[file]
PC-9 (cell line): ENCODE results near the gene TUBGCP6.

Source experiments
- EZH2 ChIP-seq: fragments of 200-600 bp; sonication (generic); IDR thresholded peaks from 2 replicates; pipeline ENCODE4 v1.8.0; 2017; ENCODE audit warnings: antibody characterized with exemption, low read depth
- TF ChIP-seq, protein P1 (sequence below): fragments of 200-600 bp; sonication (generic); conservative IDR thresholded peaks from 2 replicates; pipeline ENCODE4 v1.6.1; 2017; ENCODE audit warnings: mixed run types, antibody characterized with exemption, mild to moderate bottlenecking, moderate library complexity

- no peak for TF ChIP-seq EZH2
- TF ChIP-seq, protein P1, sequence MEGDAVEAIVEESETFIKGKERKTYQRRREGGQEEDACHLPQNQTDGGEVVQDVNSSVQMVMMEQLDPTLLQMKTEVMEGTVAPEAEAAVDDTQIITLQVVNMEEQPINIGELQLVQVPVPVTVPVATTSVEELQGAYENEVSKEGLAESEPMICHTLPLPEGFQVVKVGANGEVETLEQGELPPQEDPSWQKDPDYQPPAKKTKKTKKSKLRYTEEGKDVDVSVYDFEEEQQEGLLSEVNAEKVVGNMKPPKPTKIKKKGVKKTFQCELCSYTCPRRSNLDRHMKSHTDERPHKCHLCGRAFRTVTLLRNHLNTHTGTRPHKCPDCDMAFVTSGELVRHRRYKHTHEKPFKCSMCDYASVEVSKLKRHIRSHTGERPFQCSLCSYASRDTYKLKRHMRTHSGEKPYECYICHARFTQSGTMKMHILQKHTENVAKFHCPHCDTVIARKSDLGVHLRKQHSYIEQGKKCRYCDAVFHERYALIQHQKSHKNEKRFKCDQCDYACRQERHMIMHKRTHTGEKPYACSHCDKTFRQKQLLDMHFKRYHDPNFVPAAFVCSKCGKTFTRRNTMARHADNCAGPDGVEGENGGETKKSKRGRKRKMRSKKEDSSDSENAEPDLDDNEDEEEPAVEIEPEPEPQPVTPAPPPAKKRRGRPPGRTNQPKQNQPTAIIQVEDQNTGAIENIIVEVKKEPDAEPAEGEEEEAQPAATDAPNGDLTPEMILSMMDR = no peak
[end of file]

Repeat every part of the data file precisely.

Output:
PC-9 (cell line): ENCODE results near the gene TUBGCP6.

Source experiments
- EZH2 ChIP-seq: fragments of 200-600 bp; sonication (generic); IDR thresholded peaks from 2 replicates; pipeline ENCODE4 v1.8.0; 2017; ENCODE audit warnings: antibody characterized with exemption, low read depth
- TF ChIP-seq, protein P1 (sequence below): fragments of 200-600 bp; sonication (generic); conservative IDR thresholded peaks from 2 replicates; pipeline ENCODE4 v1.6.1; 2017; ENCODE audit warnings: mixed run types, antibody characterized with exemption, mild to moderate bottlenecking, moderate library complexity

- no peak for TF ChIP-seq EZH2
- TF ChIP-seq, protein P1, sequence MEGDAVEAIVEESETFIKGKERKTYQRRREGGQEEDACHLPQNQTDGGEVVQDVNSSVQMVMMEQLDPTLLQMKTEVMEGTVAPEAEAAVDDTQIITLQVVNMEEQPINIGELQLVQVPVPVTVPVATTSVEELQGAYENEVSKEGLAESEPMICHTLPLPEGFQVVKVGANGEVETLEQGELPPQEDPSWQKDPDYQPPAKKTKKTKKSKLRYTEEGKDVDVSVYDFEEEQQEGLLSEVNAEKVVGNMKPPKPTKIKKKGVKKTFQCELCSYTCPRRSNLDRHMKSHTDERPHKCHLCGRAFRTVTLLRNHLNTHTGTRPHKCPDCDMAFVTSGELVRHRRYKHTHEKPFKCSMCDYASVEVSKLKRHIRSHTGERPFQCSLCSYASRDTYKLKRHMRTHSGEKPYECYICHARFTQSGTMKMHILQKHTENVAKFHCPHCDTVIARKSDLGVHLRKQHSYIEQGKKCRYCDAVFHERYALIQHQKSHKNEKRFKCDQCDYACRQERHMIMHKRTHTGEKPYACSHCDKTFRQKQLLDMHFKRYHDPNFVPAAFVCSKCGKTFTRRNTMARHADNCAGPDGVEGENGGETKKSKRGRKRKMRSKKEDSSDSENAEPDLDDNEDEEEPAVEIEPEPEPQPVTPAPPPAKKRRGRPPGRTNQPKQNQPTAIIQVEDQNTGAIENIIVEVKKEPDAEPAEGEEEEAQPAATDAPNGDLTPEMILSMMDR = no peak